Ellysha, Prison Officer

Joanna Psaros

20 January 2021

Photo by Suzy Hazelwood on Pexels.com

1. What is your age, where were you born, and where do you currently live?

I am 21, born in Queensland and currently living in Victoria.

2. In your own words, what does your role involve?

My role involves maintaining safety and security of the prison, however it also heavily involves attending to prisoner requests and assisting with their rehabilitation whilst they are incarcerated.

3. Do you work in a men’s or women’s prison? In your understanding, what are the differences, if any, between the two institutions?

I work in a men’s prison.

4. What level of security institution do you work in?

I work at a maximum security prison.

5. What misconceptions do people have about prison officers, and the prison system in general?

There are so many misconceptions about prison officers, mostly being that you have to be a strong male, which certainly not the case. Other misconceptions include that prison officers are armed; in Victoria we are not armed with any form of weapon, however there are specialist groups that are trained to handle weapons. Also that prisoners always want to attack officers. It is very rare that an officer would ever be attacked by a prisoner, majority of incidents are prisoners attacking other prisoners. The last misconception is that there is always something crazy happening. 95% of the time nothing happens, and the other 5% is when it can get a bit chaotic. And there’s lots and lots of paperwork involved! As for the prison system, I believe TV shows and movies often enhance those general misconceptions. In my opinion prison really isn’t as terrifying as they make it out to be.

6. Justice Action, amongst others, is a non-profit that advocates for the rights of prisoners. For example, one of their successful campaigns was for the access to computers in cells. What are your thoughts on groups such as this?

I think that any groups that advocate for rights is amazing. I believe that prisoners should receive what they are entitled to as per their rights, however they also have privileges, which I believe it is also appropriate to take some of those privileges away, obviously depending on the circumstances.

7. Do you believe in the rehabilitation of prisoners, or do recidivism rates speak for themselves?

Yes I do believe in rehabilitation, to a point. I believe that some prisoners genuinely want to improve themselves, and I know there are a few that have left the prison system and have not returned. 

However I know there are also many that have had multiple terms of imprisonment, and are not interested in any form of rehabilitation. Part of our job as prison officers is to manage a case load of prisoners and to help them achieve goals and work towards rehabilitation. Some like to get involved in case management, and others not so much. I believe that the prisoners who are genuinely willing to make changes, will make them. However on the other hand with the ones that continue to reoffend over and over, usually no matter what you do to try and help them they will continue to end up back in the system, and unfortunately there’s not much that one person can do to change that.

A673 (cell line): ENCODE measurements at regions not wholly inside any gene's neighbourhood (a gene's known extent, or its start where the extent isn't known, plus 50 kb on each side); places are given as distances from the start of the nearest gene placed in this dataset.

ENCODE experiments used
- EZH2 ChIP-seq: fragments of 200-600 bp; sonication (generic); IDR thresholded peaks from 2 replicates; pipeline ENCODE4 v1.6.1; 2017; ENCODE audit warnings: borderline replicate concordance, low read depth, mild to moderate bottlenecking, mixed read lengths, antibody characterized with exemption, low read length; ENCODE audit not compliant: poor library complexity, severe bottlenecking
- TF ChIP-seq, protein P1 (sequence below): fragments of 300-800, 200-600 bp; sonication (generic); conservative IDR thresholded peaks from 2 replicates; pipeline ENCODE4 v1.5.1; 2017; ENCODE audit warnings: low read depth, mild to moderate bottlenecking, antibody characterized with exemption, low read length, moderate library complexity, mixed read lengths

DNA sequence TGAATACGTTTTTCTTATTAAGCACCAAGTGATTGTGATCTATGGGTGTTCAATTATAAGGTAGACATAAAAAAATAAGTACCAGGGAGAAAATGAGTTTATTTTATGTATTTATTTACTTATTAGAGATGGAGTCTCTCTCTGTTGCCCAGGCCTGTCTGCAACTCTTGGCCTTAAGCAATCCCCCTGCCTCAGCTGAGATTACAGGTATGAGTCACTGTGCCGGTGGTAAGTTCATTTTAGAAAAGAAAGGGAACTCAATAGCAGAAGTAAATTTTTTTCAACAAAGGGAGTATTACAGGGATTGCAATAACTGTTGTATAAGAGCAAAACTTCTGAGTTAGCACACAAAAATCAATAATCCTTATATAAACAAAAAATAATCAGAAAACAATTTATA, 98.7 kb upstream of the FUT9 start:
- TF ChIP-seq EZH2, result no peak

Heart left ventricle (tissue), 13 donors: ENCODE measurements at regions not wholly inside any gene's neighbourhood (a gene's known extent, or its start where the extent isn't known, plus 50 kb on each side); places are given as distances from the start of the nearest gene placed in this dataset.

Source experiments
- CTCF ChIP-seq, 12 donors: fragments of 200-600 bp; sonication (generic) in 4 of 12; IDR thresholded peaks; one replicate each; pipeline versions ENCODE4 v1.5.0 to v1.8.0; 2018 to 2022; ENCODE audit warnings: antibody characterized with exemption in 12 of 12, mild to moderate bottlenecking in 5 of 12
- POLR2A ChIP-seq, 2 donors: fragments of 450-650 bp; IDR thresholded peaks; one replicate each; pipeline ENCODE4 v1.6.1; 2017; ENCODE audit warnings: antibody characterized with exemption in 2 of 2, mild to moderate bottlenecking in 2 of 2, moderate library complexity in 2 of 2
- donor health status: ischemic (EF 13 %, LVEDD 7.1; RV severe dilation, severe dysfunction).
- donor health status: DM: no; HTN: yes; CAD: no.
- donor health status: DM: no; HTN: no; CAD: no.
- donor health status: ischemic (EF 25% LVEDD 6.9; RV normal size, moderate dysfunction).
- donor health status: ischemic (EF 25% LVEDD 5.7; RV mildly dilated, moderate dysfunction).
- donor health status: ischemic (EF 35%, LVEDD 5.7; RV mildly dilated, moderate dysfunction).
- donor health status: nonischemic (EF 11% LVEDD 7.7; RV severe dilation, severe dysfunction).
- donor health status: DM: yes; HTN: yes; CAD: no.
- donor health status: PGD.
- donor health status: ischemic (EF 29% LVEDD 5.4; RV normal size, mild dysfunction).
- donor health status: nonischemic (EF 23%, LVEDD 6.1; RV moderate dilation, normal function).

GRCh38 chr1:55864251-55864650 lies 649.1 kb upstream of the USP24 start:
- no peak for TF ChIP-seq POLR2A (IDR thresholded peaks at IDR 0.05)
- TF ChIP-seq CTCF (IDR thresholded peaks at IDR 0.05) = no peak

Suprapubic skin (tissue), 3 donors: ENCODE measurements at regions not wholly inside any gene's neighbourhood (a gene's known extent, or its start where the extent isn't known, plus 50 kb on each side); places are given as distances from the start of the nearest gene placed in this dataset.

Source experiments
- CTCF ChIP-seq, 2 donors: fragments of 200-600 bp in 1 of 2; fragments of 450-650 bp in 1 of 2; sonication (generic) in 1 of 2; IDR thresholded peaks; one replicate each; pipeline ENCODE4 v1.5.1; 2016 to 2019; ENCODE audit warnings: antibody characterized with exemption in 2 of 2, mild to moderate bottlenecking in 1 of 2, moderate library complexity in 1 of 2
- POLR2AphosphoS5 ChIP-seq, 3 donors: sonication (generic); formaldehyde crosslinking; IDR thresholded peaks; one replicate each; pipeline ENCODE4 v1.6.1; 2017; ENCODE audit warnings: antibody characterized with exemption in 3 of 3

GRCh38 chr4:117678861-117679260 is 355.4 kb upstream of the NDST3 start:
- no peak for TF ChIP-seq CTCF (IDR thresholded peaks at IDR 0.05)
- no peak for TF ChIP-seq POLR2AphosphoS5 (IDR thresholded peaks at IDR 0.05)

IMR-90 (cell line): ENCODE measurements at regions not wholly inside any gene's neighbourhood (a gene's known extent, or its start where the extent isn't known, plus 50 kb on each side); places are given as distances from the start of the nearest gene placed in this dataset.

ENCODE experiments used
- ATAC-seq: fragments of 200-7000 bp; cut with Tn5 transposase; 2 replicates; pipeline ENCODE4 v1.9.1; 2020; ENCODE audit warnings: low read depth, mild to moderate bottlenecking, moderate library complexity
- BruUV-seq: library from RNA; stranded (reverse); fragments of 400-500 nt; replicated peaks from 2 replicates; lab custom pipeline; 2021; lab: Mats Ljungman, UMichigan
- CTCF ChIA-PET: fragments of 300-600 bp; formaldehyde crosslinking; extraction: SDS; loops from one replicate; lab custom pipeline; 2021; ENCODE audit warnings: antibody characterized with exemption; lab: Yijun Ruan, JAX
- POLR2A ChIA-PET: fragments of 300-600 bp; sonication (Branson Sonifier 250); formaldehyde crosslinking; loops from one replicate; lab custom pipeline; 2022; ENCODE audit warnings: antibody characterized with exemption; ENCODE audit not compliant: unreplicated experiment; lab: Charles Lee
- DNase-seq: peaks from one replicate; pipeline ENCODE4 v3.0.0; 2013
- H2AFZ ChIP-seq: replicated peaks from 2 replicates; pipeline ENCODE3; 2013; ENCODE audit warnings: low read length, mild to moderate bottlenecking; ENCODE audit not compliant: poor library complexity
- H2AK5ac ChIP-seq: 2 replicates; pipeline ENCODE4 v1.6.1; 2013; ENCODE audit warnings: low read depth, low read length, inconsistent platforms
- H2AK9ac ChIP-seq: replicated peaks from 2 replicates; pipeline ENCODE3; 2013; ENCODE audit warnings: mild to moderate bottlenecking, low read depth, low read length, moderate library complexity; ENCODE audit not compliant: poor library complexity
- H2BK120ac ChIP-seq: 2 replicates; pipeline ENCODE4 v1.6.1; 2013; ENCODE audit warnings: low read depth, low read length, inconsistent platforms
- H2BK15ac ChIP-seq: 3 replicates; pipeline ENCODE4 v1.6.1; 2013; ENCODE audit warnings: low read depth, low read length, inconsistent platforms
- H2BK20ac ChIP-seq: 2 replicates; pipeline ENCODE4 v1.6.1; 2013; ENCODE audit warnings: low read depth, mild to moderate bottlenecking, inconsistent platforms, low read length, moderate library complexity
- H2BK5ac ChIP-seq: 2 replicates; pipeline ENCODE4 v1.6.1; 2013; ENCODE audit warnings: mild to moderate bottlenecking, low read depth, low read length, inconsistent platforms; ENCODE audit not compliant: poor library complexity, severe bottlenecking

8. Films and televisions would have us believe that sexual assault is rampant in prisons. In your experience, is this the case? If so, how does this make you feel, particularly as a woman?

Male on male sexual assault does happen, however I believe not nearly as much as it is depicted in TV shows and movies. Being a young woman I would’ve thought that male prisoners would be more likely to make and make sexual remarks towards me, however I have actually had no issues with that yet.

9. In December last year CCTV footage showed a prison officer threatening Aboriginal teenagers, stating “I’m right in the mood to lose my job tonight and I don’t mind losing it over belting the f*** out of one of you little c***s.”

On a personal level, how do you feel to hear these reports? Is this a case of a few bad apples, or do you believe there is an institutional problem?

To hear about reports of that happening sicken me, I think that’s disgusting behaviour and it is unacceptable. I do believe that the media jumps on stories like this, which is great because this behaviour needs to be called out and addressed, however they fail to report on all the good things prison officers do. In my experience I have never met another officer that would act or behave in such a way, and behaviours such as the one reported, is the reason why amazing officers are being badly represented.

10. Have you ever feared for your safety at work?

I have never feared for my safety at work.

11. Can you describe the relationships, if any, that are formed between inmates and officers?

There are many great relationships formed between prisoners and officers, however without overstepping the professional boundaries. Rapport and relationship building is extremely important in our role as prison officers, because it helps prisoners respect us and vice versa, and at the end of the day helps us do our jobs more effectively. It also helps us to encourage prisoners to maintain and build positive relationships with other people when they leave the prison system as well.

12. Finally, what makes you happy?

Lots of things make me happy. In general, my friends, family, my job, life. What’s there not to be happy about? 😊


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